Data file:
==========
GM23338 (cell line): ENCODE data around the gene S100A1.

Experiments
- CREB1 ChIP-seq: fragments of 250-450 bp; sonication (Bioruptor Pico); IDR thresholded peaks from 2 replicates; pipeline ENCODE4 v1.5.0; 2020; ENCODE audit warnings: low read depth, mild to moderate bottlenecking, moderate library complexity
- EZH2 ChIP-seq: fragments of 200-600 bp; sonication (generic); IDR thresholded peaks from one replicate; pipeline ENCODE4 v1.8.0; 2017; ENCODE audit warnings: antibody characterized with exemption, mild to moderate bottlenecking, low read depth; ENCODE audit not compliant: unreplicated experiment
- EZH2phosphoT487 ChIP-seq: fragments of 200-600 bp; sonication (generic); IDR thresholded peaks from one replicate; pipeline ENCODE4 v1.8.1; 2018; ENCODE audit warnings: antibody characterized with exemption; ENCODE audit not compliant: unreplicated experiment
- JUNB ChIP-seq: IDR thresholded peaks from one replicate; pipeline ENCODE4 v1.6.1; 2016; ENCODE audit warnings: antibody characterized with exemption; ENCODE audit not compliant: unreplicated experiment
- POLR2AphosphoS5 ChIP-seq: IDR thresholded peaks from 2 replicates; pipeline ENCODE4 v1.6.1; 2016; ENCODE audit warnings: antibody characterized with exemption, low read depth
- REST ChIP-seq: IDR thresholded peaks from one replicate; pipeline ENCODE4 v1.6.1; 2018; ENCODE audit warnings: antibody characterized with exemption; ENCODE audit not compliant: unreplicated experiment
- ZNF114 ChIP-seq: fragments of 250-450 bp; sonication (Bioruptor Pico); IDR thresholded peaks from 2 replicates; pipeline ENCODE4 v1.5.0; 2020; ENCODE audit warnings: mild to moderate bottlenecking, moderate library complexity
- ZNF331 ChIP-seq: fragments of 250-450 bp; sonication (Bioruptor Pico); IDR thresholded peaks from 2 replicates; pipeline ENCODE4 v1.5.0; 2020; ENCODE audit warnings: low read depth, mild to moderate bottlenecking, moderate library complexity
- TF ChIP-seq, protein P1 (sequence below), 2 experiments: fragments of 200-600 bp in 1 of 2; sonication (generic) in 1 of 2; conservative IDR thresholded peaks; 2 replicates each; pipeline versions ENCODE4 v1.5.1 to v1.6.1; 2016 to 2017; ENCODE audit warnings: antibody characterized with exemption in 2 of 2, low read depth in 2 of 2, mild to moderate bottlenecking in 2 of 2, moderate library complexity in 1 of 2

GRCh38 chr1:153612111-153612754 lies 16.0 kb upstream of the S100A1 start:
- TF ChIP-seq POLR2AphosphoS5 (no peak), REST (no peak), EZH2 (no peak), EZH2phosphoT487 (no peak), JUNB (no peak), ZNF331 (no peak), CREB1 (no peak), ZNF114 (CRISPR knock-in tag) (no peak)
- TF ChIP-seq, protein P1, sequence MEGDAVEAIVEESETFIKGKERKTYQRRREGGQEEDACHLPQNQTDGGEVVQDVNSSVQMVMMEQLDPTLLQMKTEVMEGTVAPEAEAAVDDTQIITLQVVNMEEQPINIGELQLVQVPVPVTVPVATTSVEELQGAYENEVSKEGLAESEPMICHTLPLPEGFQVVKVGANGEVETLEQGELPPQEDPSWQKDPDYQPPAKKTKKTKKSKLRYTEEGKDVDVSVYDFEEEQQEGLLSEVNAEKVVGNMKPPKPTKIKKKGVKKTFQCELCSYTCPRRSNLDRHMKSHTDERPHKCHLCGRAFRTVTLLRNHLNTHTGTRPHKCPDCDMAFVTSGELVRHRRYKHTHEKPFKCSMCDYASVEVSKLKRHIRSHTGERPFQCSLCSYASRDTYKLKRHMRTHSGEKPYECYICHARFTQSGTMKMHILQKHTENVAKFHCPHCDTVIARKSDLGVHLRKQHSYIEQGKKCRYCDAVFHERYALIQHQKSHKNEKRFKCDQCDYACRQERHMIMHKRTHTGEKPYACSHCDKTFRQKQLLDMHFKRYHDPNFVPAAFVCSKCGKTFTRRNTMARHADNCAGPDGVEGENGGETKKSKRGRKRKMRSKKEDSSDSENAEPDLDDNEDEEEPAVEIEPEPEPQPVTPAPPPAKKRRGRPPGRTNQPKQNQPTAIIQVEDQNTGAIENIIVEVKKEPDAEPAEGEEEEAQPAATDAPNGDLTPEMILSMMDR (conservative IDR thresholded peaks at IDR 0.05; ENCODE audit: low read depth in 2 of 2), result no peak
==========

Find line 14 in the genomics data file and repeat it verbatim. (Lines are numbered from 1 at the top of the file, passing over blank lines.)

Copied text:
- TF ChIP-seq, protein P1, sequence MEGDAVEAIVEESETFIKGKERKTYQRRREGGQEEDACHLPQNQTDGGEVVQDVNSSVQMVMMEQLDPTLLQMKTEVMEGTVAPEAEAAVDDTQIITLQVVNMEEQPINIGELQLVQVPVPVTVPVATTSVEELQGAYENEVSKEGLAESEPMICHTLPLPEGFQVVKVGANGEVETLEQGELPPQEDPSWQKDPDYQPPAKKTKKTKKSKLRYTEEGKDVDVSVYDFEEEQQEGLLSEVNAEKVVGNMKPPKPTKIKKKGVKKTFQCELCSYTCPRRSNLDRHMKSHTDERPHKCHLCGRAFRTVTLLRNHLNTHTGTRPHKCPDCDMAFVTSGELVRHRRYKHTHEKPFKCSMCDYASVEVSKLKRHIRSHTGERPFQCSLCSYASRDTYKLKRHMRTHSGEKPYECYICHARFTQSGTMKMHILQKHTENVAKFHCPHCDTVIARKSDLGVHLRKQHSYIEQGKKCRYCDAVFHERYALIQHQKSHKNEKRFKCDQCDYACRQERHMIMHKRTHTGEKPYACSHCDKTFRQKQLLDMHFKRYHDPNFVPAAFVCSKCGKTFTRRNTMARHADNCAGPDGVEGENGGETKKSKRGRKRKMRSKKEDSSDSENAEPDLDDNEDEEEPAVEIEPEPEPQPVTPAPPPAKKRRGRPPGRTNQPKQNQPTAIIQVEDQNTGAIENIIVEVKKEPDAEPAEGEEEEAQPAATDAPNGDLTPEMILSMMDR (conservative IDR thresholded peaks at IDR 0.05; ENCODE audit: low read depth in 2 of 2), result no peak